Kids' books: Anthony Horowitz ends his popular Alex Rider novel series with the just-published, action-packed "Scorpia Rising" (Philomel, $17.99, ages 10 up).

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For the millions of fans of teenage spy Alex Rider, there’s both bad news and good news.

The bad news: Anthony Horowitz, author of the Alex Rider novels, says the just-published “Scorpia Rising” (Philomel, $17.99, ages 10 up) is the final volume in the best-selling series. On the good-news side, however, Horowitz ends the series with a rip-roaring yarn, packed with the kind of fast-paced action and gee-whiz gadgetry that has helped the eight previous Rider books sell more than 12 million copies.

In a recent telephone interview from his New York City hotel, Horowitz said that, while he felt a bit sad to conclude the series, it was time.

“I wanted to end it on a high note, and I think I did that,” Horowitz said.

Horowitz also said he felt pressure from Alex’s “ticking” biological clock because of his decision to keep his hero’s adventures within a single year of his life — age 14. In “Stormbreaker,” the first volume of the series published in 2001, Alex is just a couple of months past his 14th birthday and, in “Scorpia Rising,” Alex has just turned 15.

So, as he wrote the Rider books over the past decade, Horowitz said he knew that there would be a finite amount of adventures for his hero.

“There’s only a certain amount of times that Alex can be shot at and escape, only a certain number of adventures he could have in that one year, without straining credulity,” Horowitz said.

As the series has developed, Alex also has become a more complex character. In “Stormbreaker,” he first learns that his father and uncle were both killed during their work as spies, and reluctantly takes on his own first mission for MI6, the British equivalent of the CIA.

The officials who head MI6 are thrilled to have a teenage spy. Not only is Alex highly intelligent, physically fit and courageous, but he also has the advantage of surprising his enemies, who aren’t expecting such a young secret agent.

Unlike James Bond, however, Alex isn’t at all happy about being a spy, and each successive book in the series shows Alex becoming more reluctant about taking on yet another MI6 mission. There’s a good reason: The bad guys don’t care that Alex is just a teenager, and they do their best to kill him. With skill, some very cool gadgets and a huge dose of luck, Alex manages to outsmart his enemies, but at an ever-increasing emotional cost.

“The whole key to the success of the series is that Alex is not a willing hero,” orowitz said. “If you look at ‘Stormbreaker’ and then ‘Scorpia Rising,’ you’ll see that everything has changed. The language has changed, Alex has changed. But that is a good thing, I think. When you’re writing a series, if everyone is the same from start to finish, what’s the point? It’s got to be a journey.”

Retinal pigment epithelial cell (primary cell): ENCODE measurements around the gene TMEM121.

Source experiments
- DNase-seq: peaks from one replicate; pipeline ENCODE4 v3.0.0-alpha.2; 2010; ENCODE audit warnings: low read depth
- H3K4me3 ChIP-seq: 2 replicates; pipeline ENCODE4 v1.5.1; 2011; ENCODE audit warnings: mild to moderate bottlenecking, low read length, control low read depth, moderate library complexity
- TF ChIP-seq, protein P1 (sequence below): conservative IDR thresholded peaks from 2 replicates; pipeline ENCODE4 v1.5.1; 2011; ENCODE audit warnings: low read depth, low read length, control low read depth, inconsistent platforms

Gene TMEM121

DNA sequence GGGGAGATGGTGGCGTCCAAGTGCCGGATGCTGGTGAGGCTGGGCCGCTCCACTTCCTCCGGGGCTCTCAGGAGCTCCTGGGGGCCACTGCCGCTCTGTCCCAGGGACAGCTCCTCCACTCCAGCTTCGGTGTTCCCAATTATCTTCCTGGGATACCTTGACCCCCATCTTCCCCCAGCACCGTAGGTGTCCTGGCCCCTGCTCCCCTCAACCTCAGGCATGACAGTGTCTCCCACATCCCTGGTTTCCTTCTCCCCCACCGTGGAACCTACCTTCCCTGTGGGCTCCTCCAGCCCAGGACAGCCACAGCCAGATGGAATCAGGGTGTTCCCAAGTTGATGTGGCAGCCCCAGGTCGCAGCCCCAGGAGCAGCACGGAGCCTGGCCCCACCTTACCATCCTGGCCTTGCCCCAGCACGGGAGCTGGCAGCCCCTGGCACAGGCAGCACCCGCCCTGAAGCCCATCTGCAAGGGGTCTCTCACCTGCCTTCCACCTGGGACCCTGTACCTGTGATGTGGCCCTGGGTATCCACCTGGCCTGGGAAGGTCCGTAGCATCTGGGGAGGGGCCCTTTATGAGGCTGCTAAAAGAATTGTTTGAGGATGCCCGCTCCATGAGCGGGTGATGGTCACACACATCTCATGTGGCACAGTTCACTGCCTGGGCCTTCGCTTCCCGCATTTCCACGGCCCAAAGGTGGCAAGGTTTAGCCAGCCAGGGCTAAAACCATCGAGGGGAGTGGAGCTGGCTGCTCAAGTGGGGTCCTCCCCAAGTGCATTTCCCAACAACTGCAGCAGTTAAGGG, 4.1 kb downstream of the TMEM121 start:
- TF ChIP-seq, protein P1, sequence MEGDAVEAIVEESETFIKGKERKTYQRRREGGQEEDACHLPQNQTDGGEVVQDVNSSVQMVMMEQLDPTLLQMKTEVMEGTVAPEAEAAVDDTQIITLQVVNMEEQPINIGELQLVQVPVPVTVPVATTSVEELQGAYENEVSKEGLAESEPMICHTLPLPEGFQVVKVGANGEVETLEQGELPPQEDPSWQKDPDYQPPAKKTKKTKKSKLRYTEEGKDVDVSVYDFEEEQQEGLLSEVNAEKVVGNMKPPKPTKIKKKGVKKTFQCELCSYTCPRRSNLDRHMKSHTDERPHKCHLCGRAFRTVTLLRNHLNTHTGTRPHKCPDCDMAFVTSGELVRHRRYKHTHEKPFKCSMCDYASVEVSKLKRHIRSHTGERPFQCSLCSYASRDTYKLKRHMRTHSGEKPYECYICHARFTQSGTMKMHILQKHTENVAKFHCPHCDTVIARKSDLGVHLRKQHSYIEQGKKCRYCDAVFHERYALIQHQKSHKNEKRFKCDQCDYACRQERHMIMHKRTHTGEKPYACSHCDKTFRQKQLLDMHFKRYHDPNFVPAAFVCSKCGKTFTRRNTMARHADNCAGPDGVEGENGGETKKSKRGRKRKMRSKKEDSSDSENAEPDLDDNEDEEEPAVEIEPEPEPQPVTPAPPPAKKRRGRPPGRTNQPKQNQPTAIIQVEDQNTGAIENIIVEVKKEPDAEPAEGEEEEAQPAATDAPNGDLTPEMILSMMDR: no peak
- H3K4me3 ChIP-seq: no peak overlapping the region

In “Scorpia Rising,” Horowitz delves more deeply than ever before into the violent world of terrorism. In fact, the book’s entire first section is devoted to a look at the efforts of the fictional terrorist organization Scorpia to rebuild itself after Alex has twice managed to outmaneuver it.

Horowitz’s decision to open “Scorpia Rising” this way is a bit of a gamble, since Alex himself doesn’t appear until Chapter 7. But it definitely builds tension as readers understand how hard Scorpia is working to both reclaim its role as the world’s premier terrorist organization and to destroy Alex Rider.

Alex, meanwhile, had been hoping that his spying days were behind him. He’s settled back into Brookland School and his life with Jack Starbright, the young woman who became his guardian in “Stormbreaker.” But this normal life is upended once again when a sniper fires on Alex at school, and MI6 persuades him that it can guarantee his safety if he undertakes one more mission by becoming a student at an international school in Cairo.

Little does Alex — or MI6 — know that it’s all a trap to get the teenager into the hands of the reconstituted Scorpia. Alex and Jack, who has accompanied him to Egypt, are eventually taken prisoner and find themselves face-to-face with a villain who is as brilliant as he is evil. Alex also meets again with an old nemesis, Julian Grieff. Before “Scorpia Rising” concludes, Alex will use a gun to kill — for the first time — and his life will be forever changed.

While Alex is now “older and sadder,” Horowitz tried not to dwell on that too much in “Scorpia Rising.”

“I didn’t want to write a sad or painful book; I wanted to write a fun book,” he said. “These books are meant to be fun adventures, after all.”

Although he’s concluded the series, Horowitz still has plenty of writing to do. He’s just finished the first new Sherlock Holmes novel for adults ever authorized by the Sir Arthur Conan Doyle estate; the book will be released in November. (The estate authorized a new series created by British author Andrew Lane that is focused on Holmes’ teenage years. The first in the series, “Death Cloud,” was released last month.)

Horowitz is now working on writing the script for a film featuring another prominent literary character, the boy detective named Tintin. And Horowitz also plans to wrap up his other two series for children, “The Power of Five” and “The Diamond Brothers.”

Overall, Horowitz says that he feels truly fortunate to have a job that he loves so much.

“I write with passion … and I still take the same joy in that as I did when I first began writing years ago.”

Karen MacPherson, the children’s/teen librarian at the Takoma Park, Md., Library, can be reached at